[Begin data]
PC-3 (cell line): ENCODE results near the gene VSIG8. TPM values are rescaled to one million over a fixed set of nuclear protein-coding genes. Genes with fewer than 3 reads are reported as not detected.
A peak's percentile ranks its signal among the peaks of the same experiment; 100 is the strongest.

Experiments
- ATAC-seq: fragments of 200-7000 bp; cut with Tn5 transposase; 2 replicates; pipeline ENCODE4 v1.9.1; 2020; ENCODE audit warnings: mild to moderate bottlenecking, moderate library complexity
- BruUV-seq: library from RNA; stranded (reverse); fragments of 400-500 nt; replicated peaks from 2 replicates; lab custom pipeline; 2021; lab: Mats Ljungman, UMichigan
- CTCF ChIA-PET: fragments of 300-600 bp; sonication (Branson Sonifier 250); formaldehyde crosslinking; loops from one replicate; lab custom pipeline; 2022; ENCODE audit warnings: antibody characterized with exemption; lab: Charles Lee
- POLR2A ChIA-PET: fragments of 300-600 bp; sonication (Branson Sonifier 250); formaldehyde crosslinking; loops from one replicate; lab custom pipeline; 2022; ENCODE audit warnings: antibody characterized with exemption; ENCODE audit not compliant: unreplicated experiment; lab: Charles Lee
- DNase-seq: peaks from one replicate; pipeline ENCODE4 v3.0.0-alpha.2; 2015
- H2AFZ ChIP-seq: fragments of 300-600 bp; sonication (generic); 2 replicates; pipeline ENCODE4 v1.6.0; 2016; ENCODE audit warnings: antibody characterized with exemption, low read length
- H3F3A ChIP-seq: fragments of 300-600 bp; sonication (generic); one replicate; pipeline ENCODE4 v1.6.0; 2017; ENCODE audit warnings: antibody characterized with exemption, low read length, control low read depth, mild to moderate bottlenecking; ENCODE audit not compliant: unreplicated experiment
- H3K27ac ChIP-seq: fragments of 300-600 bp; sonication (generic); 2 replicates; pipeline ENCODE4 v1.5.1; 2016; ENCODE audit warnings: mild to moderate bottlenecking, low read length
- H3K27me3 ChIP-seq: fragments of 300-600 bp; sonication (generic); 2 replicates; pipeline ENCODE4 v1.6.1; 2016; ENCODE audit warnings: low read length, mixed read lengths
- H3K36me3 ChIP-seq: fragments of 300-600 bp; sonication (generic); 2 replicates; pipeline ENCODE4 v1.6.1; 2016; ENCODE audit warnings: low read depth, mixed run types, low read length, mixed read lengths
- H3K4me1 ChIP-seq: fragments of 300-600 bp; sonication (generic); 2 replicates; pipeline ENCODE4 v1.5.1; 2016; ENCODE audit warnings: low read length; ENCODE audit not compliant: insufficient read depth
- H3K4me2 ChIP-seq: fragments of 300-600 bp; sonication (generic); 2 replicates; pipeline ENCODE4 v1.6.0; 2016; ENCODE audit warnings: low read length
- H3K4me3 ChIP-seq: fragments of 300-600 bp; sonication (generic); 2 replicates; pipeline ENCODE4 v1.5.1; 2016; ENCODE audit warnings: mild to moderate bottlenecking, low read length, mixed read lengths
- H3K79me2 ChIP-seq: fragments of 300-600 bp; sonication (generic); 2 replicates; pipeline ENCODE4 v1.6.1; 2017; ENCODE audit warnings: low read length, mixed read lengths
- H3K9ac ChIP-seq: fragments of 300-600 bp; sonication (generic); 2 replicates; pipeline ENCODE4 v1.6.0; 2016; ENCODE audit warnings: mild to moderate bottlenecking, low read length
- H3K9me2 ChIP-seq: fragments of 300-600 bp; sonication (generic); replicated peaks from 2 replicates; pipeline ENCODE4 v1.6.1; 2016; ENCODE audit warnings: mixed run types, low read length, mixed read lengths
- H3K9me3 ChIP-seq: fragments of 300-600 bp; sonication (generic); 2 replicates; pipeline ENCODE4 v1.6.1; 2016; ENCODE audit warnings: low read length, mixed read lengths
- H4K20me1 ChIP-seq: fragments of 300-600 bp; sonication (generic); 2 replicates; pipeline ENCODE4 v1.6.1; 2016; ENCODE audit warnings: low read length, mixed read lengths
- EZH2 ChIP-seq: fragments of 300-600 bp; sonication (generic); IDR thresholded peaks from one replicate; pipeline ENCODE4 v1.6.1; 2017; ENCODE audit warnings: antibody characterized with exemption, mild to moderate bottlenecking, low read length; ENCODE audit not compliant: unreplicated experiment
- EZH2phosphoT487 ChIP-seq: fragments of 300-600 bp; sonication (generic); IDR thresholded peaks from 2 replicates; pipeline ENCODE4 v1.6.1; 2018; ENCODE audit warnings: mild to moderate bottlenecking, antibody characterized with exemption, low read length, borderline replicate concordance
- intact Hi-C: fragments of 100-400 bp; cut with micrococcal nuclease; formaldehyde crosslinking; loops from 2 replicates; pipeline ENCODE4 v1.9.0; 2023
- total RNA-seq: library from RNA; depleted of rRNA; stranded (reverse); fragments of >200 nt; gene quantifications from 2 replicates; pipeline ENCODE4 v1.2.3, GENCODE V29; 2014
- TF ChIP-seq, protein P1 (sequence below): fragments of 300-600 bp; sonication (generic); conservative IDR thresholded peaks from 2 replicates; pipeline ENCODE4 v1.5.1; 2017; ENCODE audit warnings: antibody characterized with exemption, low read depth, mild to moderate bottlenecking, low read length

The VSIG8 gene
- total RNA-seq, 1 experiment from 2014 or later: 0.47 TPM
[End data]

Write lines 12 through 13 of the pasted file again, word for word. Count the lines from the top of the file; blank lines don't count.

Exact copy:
- H3K27me3 ChIP-seq: fragments of 300-600 bp; sonication (generic); 2 replicates; pipeline ENCODE4 v1.6.1; 2016; ENCODE audit warnings: low read length, mixed read lengths
- H3K36me3 ChIP-seq: fragments of 300-600 bp; sonication (generic); 2 replicates; pipeline ENCODE4 v1.6.1; 2016; ENCODE audit warnings: low read depth, mixed run types, low read length, mixed read lengths